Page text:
polishing the moon’s face—both will outlast my brutal
hands. And so, in the minutes of after, the moon drips
on a silver rack and the plate floats, cracked with age,
in outer space … a stray soapsud sparkles then bursts.
Wednesday, July 1, 2020
To John Ashbery
I can’t believe there’s not
another world where we will sit
and read new poems to each other
high on a mountain in the wind.
You can be Tu Fu, I’ll be Po Chu-i
and the Monkey Lady’ll be in the moon,
smiling at our ill-fitting heads
as we watch snow settle on a twig.
Or shall we be really gone? this
is not the grass I saw in my youth!
and if the moon, when it rises
tonight, is empty —a bad sign,
meaning ‘You go, like the blossoms.’
Tuesday, June 30, 2020
Monday, June 29, 2020
Then, every letter opened was an oyster
Of possible bad news, pried apart to reveal
The imperfect probable pearl of your death.
Then, urgent messages still affrighted me, sharp
Noises caused the birds not yet in flight to fly.
Then, this was the life of you.
All your molecules
Gathered for your dying off
Like mollusks clinging to a great ship’s hull.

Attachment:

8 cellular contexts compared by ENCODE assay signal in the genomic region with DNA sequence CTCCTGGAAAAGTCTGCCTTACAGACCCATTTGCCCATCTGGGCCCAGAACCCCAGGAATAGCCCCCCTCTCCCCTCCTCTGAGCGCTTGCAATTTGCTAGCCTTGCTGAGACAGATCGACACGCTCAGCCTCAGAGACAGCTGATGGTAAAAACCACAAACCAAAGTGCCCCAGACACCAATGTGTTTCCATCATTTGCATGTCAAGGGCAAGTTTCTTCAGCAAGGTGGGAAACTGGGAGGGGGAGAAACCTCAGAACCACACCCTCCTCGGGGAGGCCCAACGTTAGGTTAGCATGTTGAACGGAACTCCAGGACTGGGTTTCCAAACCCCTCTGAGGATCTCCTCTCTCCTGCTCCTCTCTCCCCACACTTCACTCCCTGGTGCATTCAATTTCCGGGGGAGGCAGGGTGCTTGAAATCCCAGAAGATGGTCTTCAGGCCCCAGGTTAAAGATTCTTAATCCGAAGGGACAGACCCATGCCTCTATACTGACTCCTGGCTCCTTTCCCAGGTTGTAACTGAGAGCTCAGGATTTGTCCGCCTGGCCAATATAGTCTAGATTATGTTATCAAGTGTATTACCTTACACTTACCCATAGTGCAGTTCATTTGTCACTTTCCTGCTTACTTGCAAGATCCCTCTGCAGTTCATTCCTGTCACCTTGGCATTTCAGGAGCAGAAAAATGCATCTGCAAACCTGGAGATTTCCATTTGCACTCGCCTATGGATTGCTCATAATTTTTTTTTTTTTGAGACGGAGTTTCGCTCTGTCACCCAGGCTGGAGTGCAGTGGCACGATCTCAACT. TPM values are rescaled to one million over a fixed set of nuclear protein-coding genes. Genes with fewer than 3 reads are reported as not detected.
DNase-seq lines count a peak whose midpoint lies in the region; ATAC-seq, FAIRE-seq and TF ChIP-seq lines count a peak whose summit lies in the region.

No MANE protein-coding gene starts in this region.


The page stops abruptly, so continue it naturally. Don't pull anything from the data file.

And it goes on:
Ceremony of wounds, tinned,
Tiny swaddled starlings soaked in brine.
A bird, singing in his wicker cage, winds down.
Now, a trestle table lined with wooden platters
Neat with feathered wings of quail tucked-in.
Until you sever the thing, from self, it feels.
Thereafter it belongs to none.
You have nothing to be afraid of, anymore.
Outside Prague, I find you warm
Among the million small gold bees set loose
In April’s onion snow, quietly
Quietly, would you sing this back to me, out loud?
Sunday, June 28, 2020
I Want To Die Before You
want to die before you.
Do you think that who passes later
will find who's gone before?
I don't think so.
You'd better have me burned,
and put me on the stove in your room
in a jar.
The jar shall be made of glass,